Rolls-Royce Shares Tank 10% on Profit Warning
Rolls-Royce shares tank 10% on profit warning. Reuters

Shares in British engineer Rolls-Royce tanked in London trading after the firm warned that it will not return to growth in 2015, having previously said that it would.

Rolls-Royce stock was trading 10.37% lower this morning, after the firm issued a profit warning for 2015, alongside a warning of falling revenues this year.

The firm cited deteriorating economic conditions and delayed orders as the reasons behind its downbeat guidance. It said orders were being cancelled and delayed in its nuclear and energy and power systems divisions.

Rolls also blamed tightening trade sanctions against Russia for hitting 2015's results.

Rolls, in a trading update released on 17 October, said it now estimated that underlying profit for 2015 will be flat to 3% lower compared to the expected outcome for 2014, with underlying revenue in the range of 3% higher to 3% lower.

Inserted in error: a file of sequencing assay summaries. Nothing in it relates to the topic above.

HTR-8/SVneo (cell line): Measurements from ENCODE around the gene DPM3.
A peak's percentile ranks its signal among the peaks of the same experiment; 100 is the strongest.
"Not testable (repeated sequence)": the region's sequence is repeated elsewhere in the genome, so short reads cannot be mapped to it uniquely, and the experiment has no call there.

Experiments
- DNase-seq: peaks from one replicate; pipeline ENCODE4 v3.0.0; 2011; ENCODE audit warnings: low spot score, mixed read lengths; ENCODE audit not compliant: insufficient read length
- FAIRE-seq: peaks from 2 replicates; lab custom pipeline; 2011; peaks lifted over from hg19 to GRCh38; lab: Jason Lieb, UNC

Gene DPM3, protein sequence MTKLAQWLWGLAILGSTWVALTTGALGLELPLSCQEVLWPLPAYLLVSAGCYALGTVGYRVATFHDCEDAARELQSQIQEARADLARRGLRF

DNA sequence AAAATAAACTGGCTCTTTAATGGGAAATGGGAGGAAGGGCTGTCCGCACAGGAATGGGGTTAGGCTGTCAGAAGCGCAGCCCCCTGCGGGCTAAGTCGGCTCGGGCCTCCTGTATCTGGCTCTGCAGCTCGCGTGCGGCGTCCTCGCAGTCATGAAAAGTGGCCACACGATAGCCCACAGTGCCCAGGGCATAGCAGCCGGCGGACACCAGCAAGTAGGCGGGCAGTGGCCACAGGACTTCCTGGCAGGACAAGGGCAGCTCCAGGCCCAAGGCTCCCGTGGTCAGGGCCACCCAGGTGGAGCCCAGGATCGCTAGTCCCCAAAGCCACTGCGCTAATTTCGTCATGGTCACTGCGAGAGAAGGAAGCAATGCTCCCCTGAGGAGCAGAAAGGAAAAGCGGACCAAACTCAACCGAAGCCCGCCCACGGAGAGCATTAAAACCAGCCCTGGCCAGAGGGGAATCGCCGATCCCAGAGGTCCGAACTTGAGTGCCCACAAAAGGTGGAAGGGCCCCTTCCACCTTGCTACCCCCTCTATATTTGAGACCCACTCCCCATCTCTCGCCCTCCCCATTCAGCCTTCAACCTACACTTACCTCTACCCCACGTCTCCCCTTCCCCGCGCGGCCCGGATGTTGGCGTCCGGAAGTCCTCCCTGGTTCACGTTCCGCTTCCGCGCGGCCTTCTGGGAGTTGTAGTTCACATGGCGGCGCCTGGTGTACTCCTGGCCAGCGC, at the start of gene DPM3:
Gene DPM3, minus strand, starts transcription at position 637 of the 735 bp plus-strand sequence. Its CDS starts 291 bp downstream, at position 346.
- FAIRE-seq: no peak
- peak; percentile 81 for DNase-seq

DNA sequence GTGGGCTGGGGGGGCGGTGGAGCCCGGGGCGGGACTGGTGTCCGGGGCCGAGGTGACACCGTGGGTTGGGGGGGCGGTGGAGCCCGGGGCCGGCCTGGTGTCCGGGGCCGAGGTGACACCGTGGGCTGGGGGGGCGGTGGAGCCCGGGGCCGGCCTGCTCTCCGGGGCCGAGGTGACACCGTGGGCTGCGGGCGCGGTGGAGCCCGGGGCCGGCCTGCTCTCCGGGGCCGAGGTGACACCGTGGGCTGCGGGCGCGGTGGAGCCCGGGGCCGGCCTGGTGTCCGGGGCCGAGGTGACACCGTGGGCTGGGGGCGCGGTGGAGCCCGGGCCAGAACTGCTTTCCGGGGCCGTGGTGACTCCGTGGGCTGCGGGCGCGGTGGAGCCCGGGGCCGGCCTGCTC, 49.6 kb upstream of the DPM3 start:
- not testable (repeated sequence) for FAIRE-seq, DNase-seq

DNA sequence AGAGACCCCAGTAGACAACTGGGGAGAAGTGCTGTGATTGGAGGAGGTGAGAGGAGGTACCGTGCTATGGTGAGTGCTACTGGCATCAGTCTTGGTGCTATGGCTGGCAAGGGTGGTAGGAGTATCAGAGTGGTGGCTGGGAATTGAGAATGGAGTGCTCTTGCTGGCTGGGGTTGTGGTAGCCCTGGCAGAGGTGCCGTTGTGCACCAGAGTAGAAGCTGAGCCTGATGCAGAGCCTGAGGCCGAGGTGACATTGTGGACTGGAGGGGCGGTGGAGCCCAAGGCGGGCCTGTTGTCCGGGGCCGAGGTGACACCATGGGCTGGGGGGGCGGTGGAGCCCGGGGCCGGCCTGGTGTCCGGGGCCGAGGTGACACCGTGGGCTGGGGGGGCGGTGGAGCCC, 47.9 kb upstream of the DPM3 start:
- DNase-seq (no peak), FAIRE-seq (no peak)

The company also said that results for 2014 will be affected, and estimated underlying revenue to hover between 3.5% and 4%, against prior expectations for flat revenue.

2014's annual underlying profit, however, will still be flat compared to 2013, excluding adverse foreign exchange fluctuations and a one-off charge in its marine business, the update added.

Rolls, for the first time on 17 October, issued medium-term guidance, saying it expected group return on sales of 13.5% to 14.5%.

Chief executive John Rishton said in the trading update: "While the short term is clearly challenging, reflecting the economic environment, the prospects for the group remain strong, driven by the growing global requirement for cleaner, better power.

"The operational efficiencies already achieved and the cost programmes we will now accelerate will put us in a better position to benefit from these growth drivers".

Rolls, the world's second-largest maker of aircraft engines behind US rival General Electric, disappointed the market in February when it said European and American spending cuts in defence will result in flat profits in 2014, bringing over a decade of profit growth to an end.